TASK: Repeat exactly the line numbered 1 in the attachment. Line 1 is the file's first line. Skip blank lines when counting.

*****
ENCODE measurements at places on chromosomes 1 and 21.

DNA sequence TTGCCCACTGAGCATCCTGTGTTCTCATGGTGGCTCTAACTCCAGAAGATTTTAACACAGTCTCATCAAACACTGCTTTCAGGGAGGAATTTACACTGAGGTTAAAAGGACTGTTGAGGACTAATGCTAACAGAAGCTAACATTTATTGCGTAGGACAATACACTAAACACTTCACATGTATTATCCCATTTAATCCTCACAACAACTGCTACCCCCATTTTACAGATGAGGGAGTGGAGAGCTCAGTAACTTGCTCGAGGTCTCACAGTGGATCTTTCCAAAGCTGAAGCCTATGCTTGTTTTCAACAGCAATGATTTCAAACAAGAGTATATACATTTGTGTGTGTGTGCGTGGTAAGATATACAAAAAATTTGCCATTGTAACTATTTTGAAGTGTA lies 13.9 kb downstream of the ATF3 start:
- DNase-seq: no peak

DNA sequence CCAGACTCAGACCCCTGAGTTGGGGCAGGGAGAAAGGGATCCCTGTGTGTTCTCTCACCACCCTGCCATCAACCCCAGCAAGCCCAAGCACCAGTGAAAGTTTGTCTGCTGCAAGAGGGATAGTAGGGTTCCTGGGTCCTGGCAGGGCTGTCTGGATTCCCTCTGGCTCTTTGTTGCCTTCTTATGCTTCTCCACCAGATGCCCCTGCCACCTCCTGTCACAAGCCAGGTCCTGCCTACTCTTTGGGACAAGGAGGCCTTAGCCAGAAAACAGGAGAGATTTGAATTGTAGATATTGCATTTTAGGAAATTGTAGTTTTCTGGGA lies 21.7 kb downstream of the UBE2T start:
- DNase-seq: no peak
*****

ENCODE measurements at places on chromosomes 1 and 21.